How to Pack Healthy Lunches for Work

Packing Heart-healthy Lunches for Work

Heart-healthy tuna sandwich featuring spinach and whole-wheat bread
Heart-healthy tuna sandwich featuring spinach and whole-wheat bread

If one of your health goals is to improve your heart, select heart-healthy foods when you pack your lunch. Heart disease is the number one cause of death in the United States [source: U.S. Centers for Disease Control and Prevention]. As a result, you can find hundreds of well-researched articles on heart-healthy foods on the Web, and in books and magazines. You can find hundreds of heart-healthy recipes, too.

Like weight-loss lunches, heart-healthy lunches include less fat and usually, more fiber. Unlike weight-loss lunches, though, heart-healthy lunches also include ingredients that target improving your circulatory system. This includes whole grains and foods that are high in Omega-3 fatty acids, which help reduce the amount of plaque in your arteries from bad cholesterol.

If you're preparing food to pack for lunch, look for ways to adjust your recipes to cut back on bad cholesterol and saturated fats. You can also substitute ingredients for heart-healthy alternatives, such as whole grain pastas in pasta dishes. The following list includes some heart-healthy foods you might include in your lunch plans along with some lunch ideas to consider:

  • Salmon -- Grill and chop salmon in advance, then pack the salmon and some seasoned pasta to mix together for lunch.
  • Tuna -- Grab a can of tuna (packed in water), salad greens (including heart-healthy spinach), some apple slices and a light red-wine vinaigrette. When you're ready for lunch, toss them together for a tasty salad.
  • Almonds and walnuts -- Pack a small snack bag of sliced almonds or chopped walnuts to add to pudding, yogurt or salad.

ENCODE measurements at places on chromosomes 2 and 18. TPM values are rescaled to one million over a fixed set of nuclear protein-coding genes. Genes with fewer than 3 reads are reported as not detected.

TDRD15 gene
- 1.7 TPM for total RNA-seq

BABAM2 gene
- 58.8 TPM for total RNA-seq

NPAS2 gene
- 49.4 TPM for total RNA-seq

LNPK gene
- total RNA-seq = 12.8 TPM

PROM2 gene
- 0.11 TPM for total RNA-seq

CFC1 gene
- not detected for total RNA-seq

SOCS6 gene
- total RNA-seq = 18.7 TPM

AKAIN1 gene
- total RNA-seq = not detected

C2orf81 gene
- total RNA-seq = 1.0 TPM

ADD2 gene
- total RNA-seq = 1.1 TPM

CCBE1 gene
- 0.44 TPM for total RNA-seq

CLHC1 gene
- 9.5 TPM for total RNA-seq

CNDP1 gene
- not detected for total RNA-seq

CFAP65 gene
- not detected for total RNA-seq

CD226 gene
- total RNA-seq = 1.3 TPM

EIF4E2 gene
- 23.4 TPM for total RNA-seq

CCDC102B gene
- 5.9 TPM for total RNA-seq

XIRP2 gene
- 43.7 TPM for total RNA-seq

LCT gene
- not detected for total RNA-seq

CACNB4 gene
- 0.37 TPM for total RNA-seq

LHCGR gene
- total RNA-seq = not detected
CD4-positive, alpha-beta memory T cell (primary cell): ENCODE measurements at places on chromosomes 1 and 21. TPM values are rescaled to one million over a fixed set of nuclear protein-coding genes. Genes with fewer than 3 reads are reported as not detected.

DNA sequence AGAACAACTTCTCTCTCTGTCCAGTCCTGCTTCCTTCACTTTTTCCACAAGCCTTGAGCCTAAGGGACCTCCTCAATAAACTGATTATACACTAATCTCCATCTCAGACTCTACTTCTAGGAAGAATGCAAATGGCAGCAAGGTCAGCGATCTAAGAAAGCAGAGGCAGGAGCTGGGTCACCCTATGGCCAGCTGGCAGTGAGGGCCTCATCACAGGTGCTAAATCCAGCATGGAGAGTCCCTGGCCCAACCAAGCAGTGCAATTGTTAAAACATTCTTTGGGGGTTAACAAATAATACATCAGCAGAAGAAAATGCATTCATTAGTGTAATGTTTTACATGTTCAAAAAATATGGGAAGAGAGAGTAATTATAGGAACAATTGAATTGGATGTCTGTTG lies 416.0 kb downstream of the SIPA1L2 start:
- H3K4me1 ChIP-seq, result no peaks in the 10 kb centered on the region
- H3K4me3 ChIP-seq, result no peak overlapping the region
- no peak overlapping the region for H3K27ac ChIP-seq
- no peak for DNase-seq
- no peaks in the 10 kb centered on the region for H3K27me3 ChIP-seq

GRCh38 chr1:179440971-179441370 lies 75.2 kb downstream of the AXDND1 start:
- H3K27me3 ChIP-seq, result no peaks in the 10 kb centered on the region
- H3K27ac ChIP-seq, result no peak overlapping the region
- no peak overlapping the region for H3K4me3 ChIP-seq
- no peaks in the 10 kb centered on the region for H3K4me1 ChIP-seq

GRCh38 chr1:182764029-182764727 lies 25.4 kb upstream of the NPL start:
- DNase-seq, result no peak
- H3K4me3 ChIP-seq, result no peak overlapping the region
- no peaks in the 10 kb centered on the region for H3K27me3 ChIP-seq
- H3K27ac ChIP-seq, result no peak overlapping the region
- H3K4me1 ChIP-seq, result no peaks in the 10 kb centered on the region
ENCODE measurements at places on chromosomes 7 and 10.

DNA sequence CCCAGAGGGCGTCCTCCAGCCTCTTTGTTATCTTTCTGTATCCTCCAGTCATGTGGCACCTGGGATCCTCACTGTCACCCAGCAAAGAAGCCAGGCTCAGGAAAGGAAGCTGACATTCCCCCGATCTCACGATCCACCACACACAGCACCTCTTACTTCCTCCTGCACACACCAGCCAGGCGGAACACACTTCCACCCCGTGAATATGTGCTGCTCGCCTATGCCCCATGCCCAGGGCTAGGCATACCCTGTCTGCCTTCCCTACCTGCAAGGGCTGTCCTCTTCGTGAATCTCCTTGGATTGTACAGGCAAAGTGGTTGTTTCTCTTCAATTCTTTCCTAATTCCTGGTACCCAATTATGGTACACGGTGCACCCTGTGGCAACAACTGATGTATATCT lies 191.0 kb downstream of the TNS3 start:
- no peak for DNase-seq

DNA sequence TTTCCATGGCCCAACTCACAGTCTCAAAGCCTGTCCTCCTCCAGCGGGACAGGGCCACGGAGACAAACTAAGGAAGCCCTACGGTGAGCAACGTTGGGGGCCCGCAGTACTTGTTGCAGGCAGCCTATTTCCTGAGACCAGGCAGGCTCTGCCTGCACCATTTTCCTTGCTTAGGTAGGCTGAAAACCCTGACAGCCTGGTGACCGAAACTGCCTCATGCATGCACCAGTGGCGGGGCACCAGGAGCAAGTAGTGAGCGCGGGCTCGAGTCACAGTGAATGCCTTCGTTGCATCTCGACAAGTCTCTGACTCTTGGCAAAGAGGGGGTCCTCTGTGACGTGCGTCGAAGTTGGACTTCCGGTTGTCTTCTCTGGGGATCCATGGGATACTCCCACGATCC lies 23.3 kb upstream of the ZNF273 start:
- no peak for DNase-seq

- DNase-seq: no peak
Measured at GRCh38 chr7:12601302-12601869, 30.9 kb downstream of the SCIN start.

• Brown rice -- Pack a microwavable brown rice pouch and a sandwich bag with some pre-chopped heart-healthy veggies like broccoli, carrots and red bell peppers. Heat the rice and veggies, then stir them together for a filling vegetarian dish.
  • Sweet potato -- Microwave a sweet potato in a sandwich bag, then add pineapple bits from a commercial serving-size cup.
  • Black or kidney beans -- Cook and cool the beans, then toss them with a light Italian dressing. Pack this to eat as a cold side dish or salad topping.
  • Flaxseed -- Look for prepared foods such as breads and chips that feature flaxseed, and incorporate those in a healthy sandwich or chip-and-dip combo.
  • Dark chocolate -- Buy a bag of individually wrapped bite-sized dark chocolates, and drop two or three into a snack bag to pack with your lunch.

For more information on healthy eating, visit the links below.

Related Articles


  • Davis, Jeanie Lerche. "Top Heart-Healthy Foods: Best Foods for Cardiovascular Health." July 12, 2007. (May 9, 2010)
  • Everyday Health. "Healthy Living with Ellie Krieger: About Ellie." (May 9, 2010)
  • Glamour. "7 Seriously Energizing Foods." Aug. 1, 2007. (May 9, 2010)
  • Gregori, Jeffrey S. "Frugal Consumers Return to Home Base." Neilsen News. Nov. 2, 2009. (May 10, 2010)
  • Mayo Clinic staff. "Water: How much should you drink every day?" April 17, 2010. (May 10, 2010)
  • Pirovano, Tom. "U.S. Healthy Eating Trends." Neilsen News. Jan. 26, 2010. (May 10, 2010)
  • "Naturally energizing foods: Courtesy of Food Network Kitchens." July 29, 2009. (May 9, 2010)
  • U.S. Centers for Disease Control and Prevention (CDC). "Heart Disease Facts." (May 10, 2010)
  • WebMD. "Portion Control and Weight Loss." Sept. 19, 2009. (May 9, 2010)
  • "How Weight Watchers Works." Weight Watchers International. (May 10, 2010)
  • Zelman, Kathleen, MPH, RD, LD. "Eat to Boost Your Energy." Dec. 9, 2004. (May 9, 2010)